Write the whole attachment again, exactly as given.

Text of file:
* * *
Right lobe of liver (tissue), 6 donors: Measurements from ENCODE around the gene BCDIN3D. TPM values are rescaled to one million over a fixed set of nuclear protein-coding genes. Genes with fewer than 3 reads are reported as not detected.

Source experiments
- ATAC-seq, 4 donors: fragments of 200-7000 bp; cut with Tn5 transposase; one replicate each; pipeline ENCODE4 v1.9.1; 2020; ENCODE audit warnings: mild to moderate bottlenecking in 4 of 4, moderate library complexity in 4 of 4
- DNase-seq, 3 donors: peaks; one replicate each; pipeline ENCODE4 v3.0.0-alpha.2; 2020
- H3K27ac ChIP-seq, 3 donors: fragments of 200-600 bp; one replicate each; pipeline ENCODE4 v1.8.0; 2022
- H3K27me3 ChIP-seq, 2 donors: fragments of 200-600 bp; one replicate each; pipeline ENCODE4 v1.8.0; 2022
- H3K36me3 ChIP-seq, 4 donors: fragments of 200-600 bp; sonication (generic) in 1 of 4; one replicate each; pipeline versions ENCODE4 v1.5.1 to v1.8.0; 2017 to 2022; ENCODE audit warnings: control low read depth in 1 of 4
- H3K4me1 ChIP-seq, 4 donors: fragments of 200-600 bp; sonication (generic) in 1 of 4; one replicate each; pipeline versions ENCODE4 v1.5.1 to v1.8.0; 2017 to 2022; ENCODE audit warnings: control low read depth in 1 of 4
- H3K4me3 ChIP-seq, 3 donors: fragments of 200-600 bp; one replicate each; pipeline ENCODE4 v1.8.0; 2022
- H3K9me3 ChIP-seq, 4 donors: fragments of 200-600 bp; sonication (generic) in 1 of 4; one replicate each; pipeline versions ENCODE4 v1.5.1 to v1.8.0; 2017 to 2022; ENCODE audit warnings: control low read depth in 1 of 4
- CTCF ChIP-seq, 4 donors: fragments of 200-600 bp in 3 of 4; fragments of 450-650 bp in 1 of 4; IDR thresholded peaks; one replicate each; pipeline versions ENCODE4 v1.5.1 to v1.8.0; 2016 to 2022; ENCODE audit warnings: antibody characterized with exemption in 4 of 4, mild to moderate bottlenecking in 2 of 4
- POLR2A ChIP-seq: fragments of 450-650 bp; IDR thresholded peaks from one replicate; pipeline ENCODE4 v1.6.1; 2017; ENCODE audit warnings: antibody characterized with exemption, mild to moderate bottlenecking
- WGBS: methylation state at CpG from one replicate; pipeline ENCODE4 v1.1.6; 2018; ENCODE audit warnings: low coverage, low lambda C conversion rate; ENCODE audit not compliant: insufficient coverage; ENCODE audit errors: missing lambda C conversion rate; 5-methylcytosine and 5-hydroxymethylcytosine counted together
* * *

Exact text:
Right lobe of liver (tissue), 6 donors: Measurements from ENCODE around the gene BCDIN3D. TPM values are rescaled to one million over a fixed set of nuclear protein-coding genes. Genes with fewer than 3 reads are reported as not detected.

Source experiments
- ATAC-seq, 4 donors: fragments of 200-7000 bp; cut with Tn5 transposase; one replicate each; pipeline ENCODE4 v1.9.1; 2020; ENCODE audit warnings: mild to moderate bottlenecking in 4 of 4, moderate library complexity in 4 of 4
- DNase-seq, 3 donors: peaks; one replicate each; pipeline ENCODE4 v3.0.0-alpha.2; 2020
- H3K27ac ChIP-seq, 3 donors: fragments of 200-600 bp; one replicate each; pipeline ENCODE4 v1.8.0; 2022
- H3K27me3 ChIP-seq, 2 donors: fragments of 200-600 bp; one replicate each; pipeline ENCODE4 v1.8.0; 2022
- H3K36me3 ChIP-seq, 4 donors: fragments of 200-600 bp; sonication (generic) in 1 of 4; one replicate each; pipeline versions ENCODE4 v1.5.1 to v1.8.0; 2017 to 2022; ENCODE audit warnings: control low read depth in 1 of 4
- H3K4me1 ChIP-seq, 4 donors: fragments of 200-600 bp; sonication (generic) in 1 of 4; one replicate each; pipeline versions ENCODE4 v1.5.1 to v1.8.0; 2017 to 2022; ENCODE audit warnings: control low read depth in 1 of 4
- H3K4me3 ChIP-seq, 3 donors: fragments of 200-600 bp; one replicate each; pipeline ENCODE4 v1.8.0; 2022
- H3K9me3 ChIP-seq, 4 donors: fragments of 200-600 bp; sonication (generic) in 1 of 4; one replicate each; pipeline versions ENCODE4 v1.5.1 to v1.8.0; 2017 to 2022; ENCODE audit warnings: control low read depth in 1 of 4
- CTCF ChIP-seq, 4 donors: fragments of 200-600 bp in 3 of 4; fragments of 450-650 bp in 1 of 4; IDR thresholded peaks; one replicate each; pipeline versions ENCODE4 v1.5.1 to v1.8.0; 2016 to 2022; ENCODE audit warnings: antibody characterized with exemption in 4 of 4, mild to moderate bottlenecking in 2 of 4
- POLR2A ChIP-seq: fragments of 450-650 bp; IDR thresholded peaks from one replicate; pipeline ENCODE4 v1.6.1; 2017; ENCODE audit warnings: antibody characterized with exemption, mild to moderate bottlenecking
- WGBS: methylation state at CpG from one replicate; pipeline ENCODE4 v1.1.6; 2018; ENCODE audit warnings: low coverage, low lambda C conversion rate; ENCODE audit not compliant: insufficient coverage; ENCODE audit errors: missing lambda C conversion rate; 5-methylcytosine and 5-hydroxymethylcytosine counted together